New Payday Loan Rule Aims to Protect Borrowers from Costly Debt Traps
- On October 5, 2017, the Consumer Financial Protection Bureau (CFPB) issued a final rule on Payday, Vehicle Title, and certain High-Cost Installment Loans, requiring lenders of short-term, low-dollar loans, or balloon payment loans, to ensure that borrowers can repay the loan while also meeting major financial obligations and basic living expenses.
- The CFPB and consumer advocate groups believe that short-term payday loans create a cycle of debt.
- Individuals who use short-term payday loans may find those options limited in the future.
- Employers can provide financial wellness programs to their employees to help them meet their financial goals.
Lenders must ascertain whether borrowers are able to pay back loans, meet living expenses
On October 5, 2017, the Consumer Financial Protection Bureau (CFPB) issued a controversial final rule on Payday, Vehicle Title, and Certain High-Cost Installment Loans, which will require lenders of short-term, low-dollar loans, or balloon payment loans, to verify that borrowers have the ability to make required loan payments while also meeting major financial obligations and basic living expenses. Historically, payday lenders have not been obligated to consider customers’ ability to repay their loans. The rule takes effect 21 months after publication in the Federal Register.
- Applies to short-term loans of 45 days or less, and longer-term balloon-payment loans repaid with either one payment or a series of payments with one more than twice the size of the other payments.
- Limits repeated payment withdrawal attempts from a consumer’s account. The lender must provide written notice before attempting to withdraw payment from a consumer’s account for the first time. If two consecutive withdrawal attempts have failed due to insufficient funds, the lender must obtain new authorization to make further withdrawals from the account.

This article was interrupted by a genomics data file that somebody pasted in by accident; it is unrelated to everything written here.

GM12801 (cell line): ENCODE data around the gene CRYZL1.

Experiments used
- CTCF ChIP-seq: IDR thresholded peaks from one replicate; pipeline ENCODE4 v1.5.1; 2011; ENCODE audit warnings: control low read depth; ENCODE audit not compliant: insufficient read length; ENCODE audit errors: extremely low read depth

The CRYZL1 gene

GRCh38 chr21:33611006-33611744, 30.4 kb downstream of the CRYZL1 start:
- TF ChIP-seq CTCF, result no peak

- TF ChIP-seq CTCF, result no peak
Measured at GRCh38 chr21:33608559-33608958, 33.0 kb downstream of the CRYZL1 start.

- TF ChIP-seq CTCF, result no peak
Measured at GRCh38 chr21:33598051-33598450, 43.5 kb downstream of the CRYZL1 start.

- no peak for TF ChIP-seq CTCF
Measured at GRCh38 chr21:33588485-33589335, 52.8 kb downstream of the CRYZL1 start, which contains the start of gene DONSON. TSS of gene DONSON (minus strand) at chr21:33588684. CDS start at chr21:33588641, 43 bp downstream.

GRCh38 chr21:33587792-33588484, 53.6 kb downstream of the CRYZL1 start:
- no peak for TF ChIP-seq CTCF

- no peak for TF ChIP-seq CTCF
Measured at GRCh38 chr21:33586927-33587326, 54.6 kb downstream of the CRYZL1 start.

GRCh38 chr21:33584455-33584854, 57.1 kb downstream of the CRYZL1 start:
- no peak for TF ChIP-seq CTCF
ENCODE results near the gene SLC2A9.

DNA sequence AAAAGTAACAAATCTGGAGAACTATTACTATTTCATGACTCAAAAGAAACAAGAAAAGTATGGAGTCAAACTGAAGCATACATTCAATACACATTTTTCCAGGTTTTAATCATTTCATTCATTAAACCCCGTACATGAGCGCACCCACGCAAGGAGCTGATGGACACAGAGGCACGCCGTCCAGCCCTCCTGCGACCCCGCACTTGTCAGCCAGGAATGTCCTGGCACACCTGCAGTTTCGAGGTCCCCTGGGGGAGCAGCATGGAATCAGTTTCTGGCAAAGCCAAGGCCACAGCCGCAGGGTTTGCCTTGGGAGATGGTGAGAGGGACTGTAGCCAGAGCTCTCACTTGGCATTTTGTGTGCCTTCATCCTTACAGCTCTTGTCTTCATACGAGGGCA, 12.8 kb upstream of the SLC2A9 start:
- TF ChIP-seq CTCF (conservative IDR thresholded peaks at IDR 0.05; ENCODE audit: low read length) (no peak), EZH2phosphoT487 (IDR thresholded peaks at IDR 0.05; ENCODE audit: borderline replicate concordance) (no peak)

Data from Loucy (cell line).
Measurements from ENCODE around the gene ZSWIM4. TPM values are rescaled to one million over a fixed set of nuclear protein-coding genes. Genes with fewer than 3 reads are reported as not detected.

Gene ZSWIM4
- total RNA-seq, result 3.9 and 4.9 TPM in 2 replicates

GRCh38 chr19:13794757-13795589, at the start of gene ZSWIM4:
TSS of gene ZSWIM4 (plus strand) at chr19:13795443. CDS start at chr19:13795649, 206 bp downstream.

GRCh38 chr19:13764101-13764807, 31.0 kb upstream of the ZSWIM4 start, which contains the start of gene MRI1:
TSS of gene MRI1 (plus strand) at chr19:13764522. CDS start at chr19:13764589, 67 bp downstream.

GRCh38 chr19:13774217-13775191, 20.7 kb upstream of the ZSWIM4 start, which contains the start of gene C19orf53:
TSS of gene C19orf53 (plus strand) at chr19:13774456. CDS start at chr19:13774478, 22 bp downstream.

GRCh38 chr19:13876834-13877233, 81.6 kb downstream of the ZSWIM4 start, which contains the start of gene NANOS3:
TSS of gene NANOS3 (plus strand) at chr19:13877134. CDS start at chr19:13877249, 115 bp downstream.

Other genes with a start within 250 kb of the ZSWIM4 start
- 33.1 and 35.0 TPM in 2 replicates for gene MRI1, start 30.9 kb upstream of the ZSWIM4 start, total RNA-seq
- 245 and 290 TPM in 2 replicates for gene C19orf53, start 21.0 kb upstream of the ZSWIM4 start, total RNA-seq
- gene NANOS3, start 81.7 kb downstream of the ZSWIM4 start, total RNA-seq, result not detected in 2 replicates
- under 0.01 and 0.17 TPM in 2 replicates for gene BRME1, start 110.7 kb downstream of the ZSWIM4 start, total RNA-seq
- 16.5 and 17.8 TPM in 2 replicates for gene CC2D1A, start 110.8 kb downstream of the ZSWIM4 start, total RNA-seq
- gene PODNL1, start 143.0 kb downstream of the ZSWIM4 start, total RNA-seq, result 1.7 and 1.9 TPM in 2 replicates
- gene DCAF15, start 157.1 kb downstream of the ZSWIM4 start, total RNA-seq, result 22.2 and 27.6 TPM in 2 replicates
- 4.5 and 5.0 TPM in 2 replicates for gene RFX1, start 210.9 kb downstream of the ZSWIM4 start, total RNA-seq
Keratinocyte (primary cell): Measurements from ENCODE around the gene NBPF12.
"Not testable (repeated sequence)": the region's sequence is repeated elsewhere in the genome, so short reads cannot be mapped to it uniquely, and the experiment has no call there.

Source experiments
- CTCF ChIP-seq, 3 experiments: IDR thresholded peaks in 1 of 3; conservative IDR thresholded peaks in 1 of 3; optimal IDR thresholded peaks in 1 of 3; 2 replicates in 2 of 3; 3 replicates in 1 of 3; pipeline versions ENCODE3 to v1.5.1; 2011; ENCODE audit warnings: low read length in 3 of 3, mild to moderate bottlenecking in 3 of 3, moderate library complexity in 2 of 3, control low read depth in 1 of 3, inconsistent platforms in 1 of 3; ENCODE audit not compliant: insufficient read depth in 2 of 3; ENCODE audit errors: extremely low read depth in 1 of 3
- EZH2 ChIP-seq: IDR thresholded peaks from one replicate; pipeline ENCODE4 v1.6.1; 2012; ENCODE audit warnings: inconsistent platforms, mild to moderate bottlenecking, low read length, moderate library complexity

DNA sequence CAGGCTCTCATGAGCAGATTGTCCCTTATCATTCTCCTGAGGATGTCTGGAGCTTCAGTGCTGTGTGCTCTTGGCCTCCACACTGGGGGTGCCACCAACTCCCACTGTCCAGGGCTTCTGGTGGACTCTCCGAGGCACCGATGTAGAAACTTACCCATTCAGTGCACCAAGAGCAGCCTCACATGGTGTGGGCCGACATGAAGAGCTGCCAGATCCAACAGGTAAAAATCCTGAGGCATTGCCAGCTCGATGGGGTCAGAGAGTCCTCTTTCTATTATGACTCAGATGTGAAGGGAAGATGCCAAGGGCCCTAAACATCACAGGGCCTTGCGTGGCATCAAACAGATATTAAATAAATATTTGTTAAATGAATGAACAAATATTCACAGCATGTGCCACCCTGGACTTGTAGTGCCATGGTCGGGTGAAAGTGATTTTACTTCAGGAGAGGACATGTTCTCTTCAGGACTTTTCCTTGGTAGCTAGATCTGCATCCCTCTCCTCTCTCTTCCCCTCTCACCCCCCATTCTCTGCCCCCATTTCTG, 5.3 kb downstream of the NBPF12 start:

Payday loans are short-term, high-cost cash advances, typically for $500 or less. Repayment is usually required on the borrower’s next payday, or upon receipt of the next pension check or Social Security check. Payday loans are available in 39 states, and state law determines allowable interest rates and maximum loan amounts.
In general, a borrower must repay a payday loan — and the accrued interest — in a lump sum. Interest rates on payday loans are notoriously high: on average, $15 for every $100 borrowed, or more than 391 percent a year. If the borrower can’t pay the debt by the loan due date, the lender may roll-over the loan by extending the due date and assessing additional interest charges.
Proponents of the new CFPB rule say it will prevent payday loan debt traps for the financially vulnerable. Opponents, many of them Republicans, believe it will reduce the availability of credit to consumers who need it the most. GOP lawmakers may look to repeal the rule using the Congressional Review Act, or the rule could be rewritten if President Trump names a new CFPB director. It’s rumored that the current director of the CFPB, Richard Cordray, may leave his post to run for governor of Ohio next year.
Average borrower takes out 8 payday loans a year
Roughly 12 million Americans use payday loan services each year, according to the Pew Trusts report. The document noted that, on average, borrowers take out eight payday loans a year, spending about $520 on interest with an average loan size of $375.
Workplace financial wellness programs can help employees manage their money
A majority of individuals who take out payday loans are employed, but are experiencing difficulty covering ordinary living expenses or an unexpected expense such as a medical bill or car repair. The associated stress from financial issues can even affect an employee’s job performance. Employers should consider providing a financial wellness program which offers education and financial tools to their employees to help them plan for and meet their financial goals. If your business is considering a financial wellness program for your workforce, check out the Paychex FinFit program.
Paychex will monitor the status of the CFPB rule and provide updates, when necessary.